For most children, transitions like this can be daunting. For me, it was a nightmare.

 

I was only 3 1/2 years old when I nearly lost my life. This is a story I have attempted to write numerous times over the last decade. It’s a story that hardly anyone in my life knows anything about. Truth be told, it scares me to tell it. I am still not ready, but I need you to understand a little more about me before I carry on with my original intention.

 

Sometime close to midnight, in September of 1980, I woke and wandered into the living room. My mother lay sleeping on the couch, waiting for my father to get home. He was a custodian at a local school. I don’t remember taking the cigarette lighter that lay upon the tabletop. I only remember what came next.

 

Back in my room, I began to flick the lighter – trying to light it. In those times, there were no such things as “child-proof” lighters. On my 3rd or 4th attempt, I not only produced a flame from the device – to my surprise a fireball erupted. That startled me. My natural reaction was to drop it and in doing so, I ignited my pajamas. This was also during an era when laws did not exist to enforce flame retardancy in children’s clothing.

 

I was completely engulfed in flames, yet I never even screamed. Somehow, instinct (an angel) tapped on my mother’s shoulder. She woke, heard nothing, saw nothing…but she knew something was wrong. She came to my bedroom to see that I was on fire. I remember how she grabbed the bed sheets and scooped me up into her arms. She didn’t let go until she put out the flames. I remember being inside of that sheet and not knowing what was happening to me. I didn’t understand.

 

When Mom was certain that she had extinguished the fire, she put me down and ordered me not to move. I don’t know if she then said to me or to herself: “I’ve got to call the hospital”. It was only then that I began to cry. Amazingly, I was able to move my charred body and follow her to her bedroom. I begged her not to take me to the hospital. I was crying and pleading. By the grace of God, we only lived 2 blocks away from the nearest firehouse. The 911 dispatcher sent the firemen instead of the paramedics. This is the reason I am here today. I would have never made it had we needed to wait for an ambulance to arrive 15 to 20 minutes later.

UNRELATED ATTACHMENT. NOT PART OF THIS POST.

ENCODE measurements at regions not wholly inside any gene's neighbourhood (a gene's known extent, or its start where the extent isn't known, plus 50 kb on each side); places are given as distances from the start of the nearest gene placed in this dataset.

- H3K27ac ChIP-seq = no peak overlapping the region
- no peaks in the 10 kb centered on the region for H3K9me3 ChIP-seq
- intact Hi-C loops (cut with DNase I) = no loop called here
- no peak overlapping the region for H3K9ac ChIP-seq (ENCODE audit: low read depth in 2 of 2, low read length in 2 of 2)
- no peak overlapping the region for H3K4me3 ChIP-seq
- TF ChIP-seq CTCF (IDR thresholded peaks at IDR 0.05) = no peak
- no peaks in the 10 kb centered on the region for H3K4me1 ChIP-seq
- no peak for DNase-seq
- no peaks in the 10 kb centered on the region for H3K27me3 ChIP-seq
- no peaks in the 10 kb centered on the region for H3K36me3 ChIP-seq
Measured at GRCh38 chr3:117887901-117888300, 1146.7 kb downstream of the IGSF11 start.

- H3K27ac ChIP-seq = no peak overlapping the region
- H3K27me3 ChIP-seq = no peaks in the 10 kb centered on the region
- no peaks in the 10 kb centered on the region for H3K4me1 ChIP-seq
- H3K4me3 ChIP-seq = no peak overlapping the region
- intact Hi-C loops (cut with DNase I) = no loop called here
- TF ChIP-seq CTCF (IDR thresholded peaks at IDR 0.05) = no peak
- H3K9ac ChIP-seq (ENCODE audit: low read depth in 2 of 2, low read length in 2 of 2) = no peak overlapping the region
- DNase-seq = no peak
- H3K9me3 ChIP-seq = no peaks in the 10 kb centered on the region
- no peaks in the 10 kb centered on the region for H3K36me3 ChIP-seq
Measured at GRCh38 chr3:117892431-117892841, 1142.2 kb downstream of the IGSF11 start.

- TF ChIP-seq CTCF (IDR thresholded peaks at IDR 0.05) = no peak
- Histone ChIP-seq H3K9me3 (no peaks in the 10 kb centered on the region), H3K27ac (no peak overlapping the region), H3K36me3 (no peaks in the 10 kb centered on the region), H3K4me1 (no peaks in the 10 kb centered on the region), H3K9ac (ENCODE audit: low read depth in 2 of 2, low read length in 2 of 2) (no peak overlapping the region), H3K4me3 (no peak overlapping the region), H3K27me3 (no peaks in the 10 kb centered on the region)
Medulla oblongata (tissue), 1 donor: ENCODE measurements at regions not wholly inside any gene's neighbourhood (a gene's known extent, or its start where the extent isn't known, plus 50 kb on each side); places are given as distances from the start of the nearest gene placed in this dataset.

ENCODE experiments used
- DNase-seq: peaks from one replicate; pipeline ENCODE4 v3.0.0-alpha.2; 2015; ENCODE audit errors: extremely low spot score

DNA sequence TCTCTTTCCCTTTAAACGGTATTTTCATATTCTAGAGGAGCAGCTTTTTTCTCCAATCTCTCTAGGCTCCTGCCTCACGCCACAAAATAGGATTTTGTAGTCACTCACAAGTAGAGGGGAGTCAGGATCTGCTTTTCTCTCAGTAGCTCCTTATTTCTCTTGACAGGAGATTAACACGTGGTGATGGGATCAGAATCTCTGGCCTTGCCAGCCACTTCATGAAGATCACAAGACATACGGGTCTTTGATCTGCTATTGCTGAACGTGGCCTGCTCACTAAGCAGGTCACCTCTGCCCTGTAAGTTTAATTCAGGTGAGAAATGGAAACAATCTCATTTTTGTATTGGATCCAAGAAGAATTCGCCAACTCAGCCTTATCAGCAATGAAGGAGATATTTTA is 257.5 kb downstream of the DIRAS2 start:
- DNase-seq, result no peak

I remember being in the ambulance. I remember the doctors & nurses rushing me down the hospital hallways poking and prodding me…by this time I was so swollen, it was almost impossible to breath. I cried out for my mother but they had left her behind in the trauma waiting room. I remember being transported to the operating table and at that point, it is mostly a blur.

 

After many hours of emergency surgery, my mother was told I would not survive the night.

 

Somehow, I managed to not only make it through that night, but the following 3 months in the hospital. It was a delicate situation and weeks passed before the doctors finally felt I had a real chance at survival. Most people don’t realize that surviving the burn is not just about surviving the skin loss and the agonizing pain that ensues. The true battle is against infection. The common bacteria that one comes into contact with on a daily basis can kill a burn patient within hours. Everything – bedding, silverware, toys and even mom- had to be sanitized before being permitted into my tented room. I underwent many procedures during those months and I hated my doctor for shaving off my hair. Someday, I will talk more of that experience.

 

Just under a year later when I started school, I was almost walking straight again. I was able to make friends quickly despite the severe scarring that marked 45% of my body. The kids almost never teased me. I suppose because at the tender age of 5 and 6, children are still very innocent and not yet keen to “differences”. I grew up with familiar faces grade to grade. Occasionally there was a student who felt the need to make fun of me. I’ll never forget the time the Principal had to get involved and quiet the rumors that I had HIV (and by the way – this was before the world really knew about AIDS or Ryan White). Many kids stopped playing with me for fear that I was contagious and that as a result, they would end up looking like me and eventually die. Thankfully, most of  these kids were quieted by peer pressure. I had my own little club of bodyguards. Children who had grown up with me and would defend me at a moment’s notice.

 

And then there was Kristi. One time she discovered that an older boy was messing with me. She and her little 6-year-old self chased him all over the playground, threatening to clobber him. He quickly figured out that she wasn’t going to relent. He was nearly out of breath when he finally shouted his apologies for fear of what would happen had she got a hold of him.

 

This is why attending a new school was the scariest thing for me to do. To complicate the matter, I had just undergone surgery which required me to wear a pressure garment. A mask. There was 0% …possibility of me blending in with my new schoolmates.

 

And here is where I transition to Shalon’s story…

 

Shalon was in my 5th grade class. She was fairly popular and most certainly a pretty young thing. We ended up being schoolmates for the next several years. At the end of my freshman term, I elected to switch high schools and that was when are paths separated.

 

I don’t remember exactly when I started to notice the protrusion that began to appear on her chin. In fact, it may have always been there. What I do know is that malformation really began to grow.